The streets of Palo Alto offer passersby an eclectic gallery of artistic surprises, from the gleaming owls keeping sentry in front of the new Mitchell Park Library to Jungle Jane, an aluminum sculpture that resembles a giant face pushing through a metal sheet on California Avenue.
Not all are equally popular. Some, like Greg Brown's downtown murals, are universally praised for their whimsical sense of humor. Others, like the giant "Go Mama" sculpture of a doll with a child's face embedded in its stomach, are more complex and polarizing. But whatever the merits and flaws of individual pieces, Palo Alto officials agreed this week that public art is, on the whole, a treasured amenity that should be heavily supported and promoted.
To that end, the City Council on Monday approved the city's first Public Art Master Plan -- a document that staff and consultants have been working on since February 2015 and that establishes the city's art vision for the next decade. The master plan's adoption comes at a time of significant growth and transformation, with the council recently expanding the city's "Percent for Art" program, in which builders devote 1 percent of their construction costs on art, to include private developments and more municipal projects.
In putting together the plan, city staff and consultants Barbara Goldstein and Gail Goldman solicited input from residents through focus groups and at citywide events. Goldman said several major themes came out of these discussions. Residents wanted public art to be varied; they also wanted it to be spread throughout the city, including along popular walking routes.
“The thing we heard again and again was, first of all, that public art should be citywide -- that it shouldn't be located just in downtown but that it should be citywide and in unexpected places like alleys and platforms where people wait for the shuttle bus," Goldman said. “And that it should really look at a very broad variety of artistic media, whether it's art made with technology or art using traditional means."
The plan calls for a mix of major "impactful" works in major commercial areas and smaller pieces in unexpected areas. One recommendation, for example, calls for selecting four neighborhoods in different parts of the city for placement of temporary artworks in right-of-ways, on bulb-outs and on traffic circles. Another calls for commissioning murals in pedestrian areas, including Midtown and the Charleston Shopping Center near Cubberley Community Center. Yet another would select six key alleys in downtown and on California Avenue and engage artists individually to create temporary artwork.
Other recommendations are more long-term in scope, such as the proposal to hire an artist to be on the design team for new downtown garages and for the public safety building that the city plans to build near California Avenue. It also recommends commissioning artist-designed gateways at University Avenue and Alma and at University and Middlefield.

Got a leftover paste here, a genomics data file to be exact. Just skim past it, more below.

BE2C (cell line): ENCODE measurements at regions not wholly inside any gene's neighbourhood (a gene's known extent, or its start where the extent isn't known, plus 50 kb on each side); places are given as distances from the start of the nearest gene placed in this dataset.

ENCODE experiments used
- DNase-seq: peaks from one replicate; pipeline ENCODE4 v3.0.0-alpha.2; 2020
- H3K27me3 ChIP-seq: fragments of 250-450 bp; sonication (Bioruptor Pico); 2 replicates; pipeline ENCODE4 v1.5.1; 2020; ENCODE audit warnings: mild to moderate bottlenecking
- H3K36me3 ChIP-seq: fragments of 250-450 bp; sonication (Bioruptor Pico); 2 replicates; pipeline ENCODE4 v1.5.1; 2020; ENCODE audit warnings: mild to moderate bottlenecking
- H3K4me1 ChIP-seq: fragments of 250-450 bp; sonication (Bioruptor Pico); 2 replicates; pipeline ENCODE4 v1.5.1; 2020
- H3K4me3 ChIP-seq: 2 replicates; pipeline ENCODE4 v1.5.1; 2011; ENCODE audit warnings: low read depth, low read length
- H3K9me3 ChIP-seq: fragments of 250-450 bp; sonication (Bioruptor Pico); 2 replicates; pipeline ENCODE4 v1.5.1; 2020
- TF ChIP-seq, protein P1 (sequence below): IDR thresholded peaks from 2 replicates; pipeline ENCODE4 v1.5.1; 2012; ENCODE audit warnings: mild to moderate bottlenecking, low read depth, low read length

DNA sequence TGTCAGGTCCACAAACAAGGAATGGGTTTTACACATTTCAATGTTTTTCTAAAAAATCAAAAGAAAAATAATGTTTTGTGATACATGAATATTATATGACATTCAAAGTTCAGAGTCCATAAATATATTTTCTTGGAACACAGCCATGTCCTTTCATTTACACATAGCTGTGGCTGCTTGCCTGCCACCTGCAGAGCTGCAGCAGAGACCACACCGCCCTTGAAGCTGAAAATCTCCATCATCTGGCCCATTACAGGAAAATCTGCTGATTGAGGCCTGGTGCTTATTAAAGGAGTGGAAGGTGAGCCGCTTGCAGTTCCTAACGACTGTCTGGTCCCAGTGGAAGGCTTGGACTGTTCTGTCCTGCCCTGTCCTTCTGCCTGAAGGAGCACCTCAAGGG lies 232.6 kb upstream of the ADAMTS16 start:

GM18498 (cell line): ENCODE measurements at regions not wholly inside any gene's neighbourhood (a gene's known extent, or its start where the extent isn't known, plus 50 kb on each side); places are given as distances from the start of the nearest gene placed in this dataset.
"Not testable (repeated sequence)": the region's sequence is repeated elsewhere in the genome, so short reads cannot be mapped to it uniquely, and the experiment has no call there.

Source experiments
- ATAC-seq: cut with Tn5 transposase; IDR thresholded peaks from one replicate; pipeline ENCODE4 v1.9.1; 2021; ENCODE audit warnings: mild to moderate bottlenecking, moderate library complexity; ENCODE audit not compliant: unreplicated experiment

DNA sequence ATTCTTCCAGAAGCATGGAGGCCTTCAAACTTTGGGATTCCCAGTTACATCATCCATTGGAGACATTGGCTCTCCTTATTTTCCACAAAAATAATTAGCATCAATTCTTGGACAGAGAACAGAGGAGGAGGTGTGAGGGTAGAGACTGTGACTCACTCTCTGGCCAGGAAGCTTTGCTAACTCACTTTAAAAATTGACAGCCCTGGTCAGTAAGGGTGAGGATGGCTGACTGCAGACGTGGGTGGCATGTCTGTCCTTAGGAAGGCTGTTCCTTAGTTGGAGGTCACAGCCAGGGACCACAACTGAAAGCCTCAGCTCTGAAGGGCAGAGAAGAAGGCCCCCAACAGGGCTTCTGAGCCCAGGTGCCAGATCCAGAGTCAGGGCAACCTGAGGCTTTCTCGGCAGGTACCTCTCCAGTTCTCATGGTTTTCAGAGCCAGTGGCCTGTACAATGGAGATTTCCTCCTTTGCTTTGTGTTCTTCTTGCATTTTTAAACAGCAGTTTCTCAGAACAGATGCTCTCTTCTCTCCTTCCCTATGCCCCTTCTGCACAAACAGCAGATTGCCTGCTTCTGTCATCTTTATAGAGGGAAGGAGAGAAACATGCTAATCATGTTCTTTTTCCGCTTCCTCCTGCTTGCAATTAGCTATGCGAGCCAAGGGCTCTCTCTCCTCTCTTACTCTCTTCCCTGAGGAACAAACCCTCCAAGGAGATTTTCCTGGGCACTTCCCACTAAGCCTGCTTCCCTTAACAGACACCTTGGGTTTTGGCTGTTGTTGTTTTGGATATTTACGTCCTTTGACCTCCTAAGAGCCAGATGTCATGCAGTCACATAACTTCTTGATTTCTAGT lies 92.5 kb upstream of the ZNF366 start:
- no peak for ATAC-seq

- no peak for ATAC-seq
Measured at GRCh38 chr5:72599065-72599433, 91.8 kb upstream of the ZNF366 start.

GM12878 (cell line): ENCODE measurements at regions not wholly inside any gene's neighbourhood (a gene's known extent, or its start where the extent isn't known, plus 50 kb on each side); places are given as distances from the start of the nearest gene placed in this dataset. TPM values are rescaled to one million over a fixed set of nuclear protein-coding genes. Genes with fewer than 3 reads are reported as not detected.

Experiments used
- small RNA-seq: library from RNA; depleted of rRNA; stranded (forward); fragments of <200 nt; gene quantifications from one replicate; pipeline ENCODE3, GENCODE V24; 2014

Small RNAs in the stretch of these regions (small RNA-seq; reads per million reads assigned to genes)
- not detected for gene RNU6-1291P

The council praised the new document and its many goals, with Greg Schmid saying that it's an "exciting time" for public art.
"With the new funding possibilities, it opens up a lot of doors. ... A master plan is a good way of putting that into process and procedures," Schmid said.
Karen Holman praised the document for encouraging more whimsical art in unexpected places. She said she is looking for art to create places where it is "impossible to be in a bad mood," and used the downtown murals as an example.
"Sometimes we just take ourselves too seriously and we need ways and places and occasions to lighten up and smile," Holman said.
While temporary art is a big theme of the new plan, Vice Mayor Greg Scharff urged staff to make sure that the city continues to improve and expand its permanent collection.
“I like the more impactful pieces that say something, almost on a generational basis," Scharff said.
Councilman Marc Berman called the plan "an awesome roadmap for the next 10 years" and praised staff and the Public Art Commission for setting the bar for public engagement. He also proposed that the city consider a more ambitious murals policy.
"I think that we can really leverage murals to turn some kind of blight spots in town into bright spots," Berman said.
Echoing his colleagues, Mayor Pat Burt said it's "really exciting to see the elevation of art in our community." The plan, he said, represents "a new era" for the city's rich tradition of public art.
"We're seeing real progress in its implementation and we see a plan and a future on the horizon," Burt told staff and consultants just before the unanimous vote. "It will be interesting to look back in 10 years and see the cumulative impacts of everything that you're all doing."